9. Find out who has the ‘power’ to hire you. Browse LinkedIn for the senior manager of the department you want to work for. If it is a smaller company, contact the CEO.

This method may take you longer and more analysis of your skills. But it’s worth it. Financially and mentally. By doing something you love you will save yourself many headaches in the long run. You’ll probably earn more money as well. If you follow the standard hierarchy and climb the ladder like everybody else, you will earn exactly the same as everybody else.

 

 

Thanks For Reading!

 

I’m Darius Foroux—an entrepreneur, author, and podcaster.

I publish weekly articles on overcoming procrastination, improving productivity, and achieving more. Never want to miss an article?

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Leaders who try to get everyone on the same page do more harm than good for your company

Managers and leaders often talk about “getting everyone on the same page”. While they think that in is more productive if everyone works in the same way, the opposite is true. The real reason managers and whole companies try to get everybody on the same page is because they are weak and afraid. They think that molding everyone into a set of company values and processes will create a unified army of workers. This way of thinking is advocated by many managers. They believe that people will work better when they are more alike.

By trying to make every think and work alike, you weaken the differences between people. And very often, the differences between people lead to great results. By decreasing differences between people, you also kill creativity and natural flow. The feeling that you have to work in a described way by your manager, makes most of us less motivated.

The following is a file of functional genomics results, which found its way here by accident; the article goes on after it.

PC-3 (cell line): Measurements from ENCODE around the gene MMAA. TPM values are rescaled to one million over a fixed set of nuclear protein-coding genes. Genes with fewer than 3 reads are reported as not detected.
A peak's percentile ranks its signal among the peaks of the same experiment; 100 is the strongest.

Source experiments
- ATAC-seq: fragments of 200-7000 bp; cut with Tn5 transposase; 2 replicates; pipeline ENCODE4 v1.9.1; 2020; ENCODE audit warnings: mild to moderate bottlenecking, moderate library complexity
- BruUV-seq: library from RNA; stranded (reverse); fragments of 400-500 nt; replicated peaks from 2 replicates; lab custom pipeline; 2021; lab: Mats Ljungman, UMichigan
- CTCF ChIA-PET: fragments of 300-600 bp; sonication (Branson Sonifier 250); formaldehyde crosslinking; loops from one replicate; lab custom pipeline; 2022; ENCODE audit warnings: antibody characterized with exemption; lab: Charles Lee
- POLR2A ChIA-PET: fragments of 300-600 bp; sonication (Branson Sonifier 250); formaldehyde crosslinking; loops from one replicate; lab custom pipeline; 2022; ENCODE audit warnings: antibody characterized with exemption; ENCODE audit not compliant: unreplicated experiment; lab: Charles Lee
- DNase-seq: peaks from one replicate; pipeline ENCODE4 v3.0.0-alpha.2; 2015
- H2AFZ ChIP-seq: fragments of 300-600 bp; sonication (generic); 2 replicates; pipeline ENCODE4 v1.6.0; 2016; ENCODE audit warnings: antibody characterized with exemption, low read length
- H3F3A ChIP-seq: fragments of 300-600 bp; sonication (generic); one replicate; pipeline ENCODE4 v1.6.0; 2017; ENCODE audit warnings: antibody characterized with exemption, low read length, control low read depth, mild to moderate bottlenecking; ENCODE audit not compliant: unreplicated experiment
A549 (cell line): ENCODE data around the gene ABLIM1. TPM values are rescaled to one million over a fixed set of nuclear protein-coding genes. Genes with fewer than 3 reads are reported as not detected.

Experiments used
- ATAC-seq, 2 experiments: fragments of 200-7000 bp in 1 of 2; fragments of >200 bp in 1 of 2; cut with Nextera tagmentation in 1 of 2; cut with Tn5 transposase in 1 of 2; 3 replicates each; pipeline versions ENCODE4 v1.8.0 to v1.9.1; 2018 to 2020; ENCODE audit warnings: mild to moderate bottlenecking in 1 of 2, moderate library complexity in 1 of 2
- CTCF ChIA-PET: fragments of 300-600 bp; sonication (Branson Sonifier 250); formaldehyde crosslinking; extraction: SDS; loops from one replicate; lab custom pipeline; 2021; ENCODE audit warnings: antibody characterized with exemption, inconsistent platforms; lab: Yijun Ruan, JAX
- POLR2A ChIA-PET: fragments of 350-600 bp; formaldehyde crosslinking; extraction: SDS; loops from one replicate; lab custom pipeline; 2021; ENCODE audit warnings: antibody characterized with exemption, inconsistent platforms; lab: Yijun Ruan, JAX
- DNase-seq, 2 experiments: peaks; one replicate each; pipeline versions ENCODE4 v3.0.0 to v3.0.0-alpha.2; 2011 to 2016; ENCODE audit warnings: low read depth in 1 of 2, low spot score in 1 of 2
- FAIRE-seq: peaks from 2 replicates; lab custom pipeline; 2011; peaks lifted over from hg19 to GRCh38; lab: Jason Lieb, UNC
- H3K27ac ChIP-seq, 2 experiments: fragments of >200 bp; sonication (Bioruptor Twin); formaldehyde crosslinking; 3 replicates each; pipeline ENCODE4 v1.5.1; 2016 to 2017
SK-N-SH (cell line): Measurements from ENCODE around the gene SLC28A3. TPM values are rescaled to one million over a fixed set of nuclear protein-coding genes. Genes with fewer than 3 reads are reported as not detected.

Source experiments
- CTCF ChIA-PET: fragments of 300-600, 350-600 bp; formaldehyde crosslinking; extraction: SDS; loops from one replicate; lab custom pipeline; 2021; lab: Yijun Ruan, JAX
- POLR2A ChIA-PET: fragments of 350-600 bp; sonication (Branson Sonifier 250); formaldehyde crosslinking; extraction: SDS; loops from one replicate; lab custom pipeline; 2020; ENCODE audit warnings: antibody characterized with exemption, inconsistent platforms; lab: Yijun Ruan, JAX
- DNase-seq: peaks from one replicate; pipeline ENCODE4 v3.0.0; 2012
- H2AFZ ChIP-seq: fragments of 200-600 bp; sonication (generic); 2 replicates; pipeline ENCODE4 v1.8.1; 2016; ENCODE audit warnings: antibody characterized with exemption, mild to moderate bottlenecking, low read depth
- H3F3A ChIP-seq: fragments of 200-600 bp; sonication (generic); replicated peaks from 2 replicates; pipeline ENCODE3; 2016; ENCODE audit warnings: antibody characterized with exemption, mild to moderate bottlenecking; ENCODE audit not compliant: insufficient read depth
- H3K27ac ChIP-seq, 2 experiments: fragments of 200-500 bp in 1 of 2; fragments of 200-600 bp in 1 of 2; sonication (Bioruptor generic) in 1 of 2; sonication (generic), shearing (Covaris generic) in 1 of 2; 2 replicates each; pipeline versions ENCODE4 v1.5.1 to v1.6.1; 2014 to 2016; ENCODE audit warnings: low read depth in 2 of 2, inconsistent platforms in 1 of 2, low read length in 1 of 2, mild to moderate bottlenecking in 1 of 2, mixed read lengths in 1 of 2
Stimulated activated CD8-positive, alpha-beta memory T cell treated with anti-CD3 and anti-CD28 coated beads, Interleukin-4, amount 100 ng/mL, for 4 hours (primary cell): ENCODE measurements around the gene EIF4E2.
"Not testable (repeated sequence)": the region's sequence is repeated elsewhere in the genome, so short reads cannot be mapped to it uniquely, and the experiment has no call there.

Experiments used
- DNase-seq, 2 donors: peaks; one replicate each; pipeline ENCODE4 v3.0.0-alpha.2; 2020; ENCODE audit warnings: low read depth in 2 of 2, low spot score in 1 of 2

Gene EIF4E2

So the real danger is that when you try to turn people into something they are not, they bring less energy and motivation to the task. Initially people might be enthusiastic about a new direction. You see this effect often with new managers, they believe that their strategy is working. Which is true, but it will not last.

Instead of molding people into something you want them to be, relax and open up to people’s unique visions. As a leader, you can offer your people a framework so they can do their job. For instance, Steve Jobs wasn’t afraid to let Jony Ive flourish. Jobs knew better, he had fallen to the tyranny of fearful management by John Sculley. Not able to keep Jobs in check, Sculley made sure Jobs was fired.